Reviews on Jagdwaffe: The War in Russia November 1942-December 1943


* Review by Boris Kondriateff at 3 April 2007:

(Five Stars out of Five)

This publication provides accurate information on the Luftwafee units and pilots of this critical period of World War II. The color illustrations provided are excellent.

* Review by Brett Green at HyperScale:

If 1942 was a year of stalemate, 1943 was the first year of undeniable Axis decline. And nowhere else was this decline more obvious and more catastrophic to the German Armed Forces than on the Eastern Front.

The new year dawned with the disaster of Stalingrad and, despite some successful counterattacks and defensive encounters during the year, the giant resources of the Soviet Union were finally in harness - on the ground and in the air - to eventually grind the Wehrmacht all the way back to Berlin.

After the stunning German aerial successes during 1941, the VVS clawed its way back in terms of personnel, skills and technology and, by 1943, the Soviet airman represented a far greater threat than ever before. Even so, the Jagdwaffe continued to enjoy successes, at least in statistical terms, and particular pilots were earning legendary status with remarkable tallies. For example, by the time the famous Erich Hartmann attained the total of 100 victories, this feat was no longer considered worthy of awarding the Knight's Cross as 50 other Luftwaffe pilots had already reached that milestone!

The Classic Colours Jagdwaffe project is an ambitious series of books written by an ensemble cast of some of the best respected Luftwaffe experts from around the world. The focus of the series is the camouflage and markings of Luftwaffe fighter aircraft from the first tentative challenge to the Treaty of Versailles to the end of the Third Reich.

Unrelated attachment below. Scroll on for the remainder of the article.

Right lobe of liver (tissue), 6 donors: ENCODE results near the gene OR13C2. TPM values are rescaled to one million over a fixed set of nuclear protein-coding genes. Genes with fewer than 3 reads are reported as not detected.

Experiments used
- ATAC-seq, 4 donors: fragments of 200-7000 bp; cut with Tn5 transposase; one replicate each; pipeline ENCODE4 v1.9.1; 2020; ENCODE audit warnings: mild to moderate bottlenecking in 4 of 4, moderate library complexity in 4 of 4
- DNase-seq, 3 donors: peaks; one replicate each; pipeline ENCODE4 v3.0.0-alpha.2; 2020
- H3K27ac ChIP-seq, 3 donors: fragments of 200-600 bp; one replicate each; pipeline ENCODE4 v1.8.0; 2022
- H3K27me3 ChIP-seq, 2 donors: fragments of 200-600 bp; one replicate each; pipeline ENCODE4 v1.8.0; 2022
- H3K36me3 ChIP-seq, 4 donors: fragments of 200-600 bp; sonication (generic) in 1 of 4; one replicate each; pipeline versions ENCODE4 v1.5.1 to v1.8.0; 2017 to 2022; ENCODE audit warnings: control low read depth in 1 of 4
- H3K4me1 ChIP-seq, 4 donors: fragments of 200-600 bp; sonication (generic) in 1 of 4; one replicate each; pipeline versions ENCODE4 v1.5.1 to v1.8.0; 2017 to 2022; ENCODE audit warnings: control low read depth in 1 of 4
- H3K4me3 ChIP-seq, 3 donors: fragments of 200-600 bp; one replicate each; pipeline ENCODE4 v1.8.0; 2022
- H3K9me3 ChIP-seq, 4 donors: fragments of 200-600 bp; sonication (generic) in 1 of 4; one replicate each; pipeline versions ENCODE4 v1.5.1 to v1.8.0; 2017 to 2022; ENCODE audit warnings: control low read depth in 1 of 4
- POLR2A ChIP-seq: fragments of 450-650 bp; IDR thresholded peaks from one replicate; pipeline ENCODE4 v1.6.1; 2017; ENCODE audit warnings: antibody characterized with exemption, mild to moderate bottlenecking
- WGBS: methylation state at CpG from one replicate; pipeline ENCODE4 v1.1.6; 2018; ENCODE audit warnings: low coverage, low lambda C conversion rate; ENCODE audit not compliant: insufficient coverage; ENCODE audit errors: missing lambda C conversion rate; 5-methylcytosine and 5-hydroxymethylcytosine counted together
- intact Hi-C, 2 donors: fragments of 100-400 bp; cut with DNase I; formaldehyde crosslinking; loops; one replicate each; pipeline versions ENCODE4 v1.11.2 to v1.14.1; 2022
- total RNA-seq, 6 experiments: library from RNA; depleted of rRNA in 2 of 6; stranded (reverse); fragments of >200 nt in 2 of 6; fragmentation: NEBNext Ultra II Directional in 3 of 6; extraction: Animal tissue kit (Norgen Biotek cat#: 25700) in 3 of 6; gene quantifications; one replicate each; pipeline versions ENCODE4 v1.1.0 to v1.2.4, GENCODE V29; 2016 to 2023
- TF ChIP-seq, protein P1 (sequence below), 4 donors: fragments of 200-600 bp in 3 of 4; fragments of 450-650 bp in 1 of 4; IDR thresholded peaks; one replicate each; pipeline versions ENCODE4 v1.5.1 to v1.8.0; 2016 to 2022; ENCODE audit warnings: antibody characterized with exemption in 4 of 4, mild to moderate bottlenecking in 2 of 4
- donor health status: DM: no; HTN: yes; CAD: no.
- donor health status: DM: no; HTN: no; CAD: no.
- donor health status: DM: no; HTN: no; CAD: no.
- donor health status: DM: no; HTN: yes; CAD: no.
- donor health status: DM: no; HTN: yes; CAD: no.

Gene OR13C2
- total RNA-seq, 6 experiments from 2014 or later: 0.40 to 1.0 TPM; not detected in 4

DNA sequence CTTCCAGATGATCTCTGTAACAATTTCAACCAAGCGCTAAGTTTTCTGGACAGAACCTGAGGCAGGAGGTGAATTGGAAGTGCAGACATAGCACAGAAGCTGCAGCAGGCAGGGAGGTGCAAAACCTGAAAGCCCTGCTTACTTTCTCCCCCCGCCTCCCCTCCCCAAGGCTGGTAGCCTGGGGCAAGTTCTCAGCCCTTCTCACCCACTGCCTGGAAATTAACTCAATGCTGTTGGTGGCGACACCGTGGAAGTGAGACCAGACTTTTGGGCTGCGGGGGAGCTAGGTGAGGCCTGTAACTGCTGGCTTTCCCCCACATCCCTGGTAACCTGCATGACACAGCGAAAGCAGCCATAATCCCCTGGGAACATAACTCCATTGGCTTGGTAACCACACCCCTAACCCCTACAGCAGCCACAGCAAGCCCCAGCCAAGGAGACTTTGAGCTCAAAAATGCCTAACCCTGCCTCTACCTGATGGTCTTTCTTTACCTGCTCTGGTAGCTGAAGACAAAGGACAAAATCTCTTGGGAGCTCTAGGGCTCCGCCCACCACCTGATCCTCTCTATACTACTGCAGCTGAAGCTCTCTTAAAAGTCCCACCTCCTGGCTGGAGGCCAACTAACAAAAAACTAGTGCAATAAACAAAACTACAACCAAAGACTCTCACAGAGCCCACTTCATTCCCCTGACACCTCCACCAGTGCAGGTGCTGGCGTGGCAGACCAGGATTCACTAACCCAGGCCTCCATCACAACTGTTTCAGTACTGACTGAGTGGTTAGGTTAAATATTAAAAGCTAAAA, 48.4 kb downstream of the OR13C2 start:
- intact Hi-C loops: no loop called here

Vol. Four Section 3, Jagdwaffe The War in Russia November 1942 - December1943, offers one of the best opportunities yet to showcase some wild variations in Luftwaffe fighter camouflage and markings. This period saw unprecedented improvisation of colour schemes, with greens, browns, tans and appearing in a wide range of combinations and patterns. Unique markings often complimented these interesting schemes.

The book comprises 96 pages in the familiar large format (303mm x 206mm) of the series. The text deals with operations and personalities, and also briefly covers Rumanian and Spanish units operating in the sector. More than 180 photos, mostly of the fighter aircraft of the period, are one of the highlights of this title. Captions are detailed and relevant, and provide useful information about the colours and markings of the subjects. Tom Tullis provides 24 wonderful side profiles with some inspiring divergence from standard mid-war greys.

If I could offer one criticism, it is that the main body text barely mentions camouflage and markings, the raison d'etre for the series. To be fair, the detailed captions and feast of profiles amply covers this subject, but I would have been interested in a little more detail about the colours and markings of the period in general, their origins and typical usage.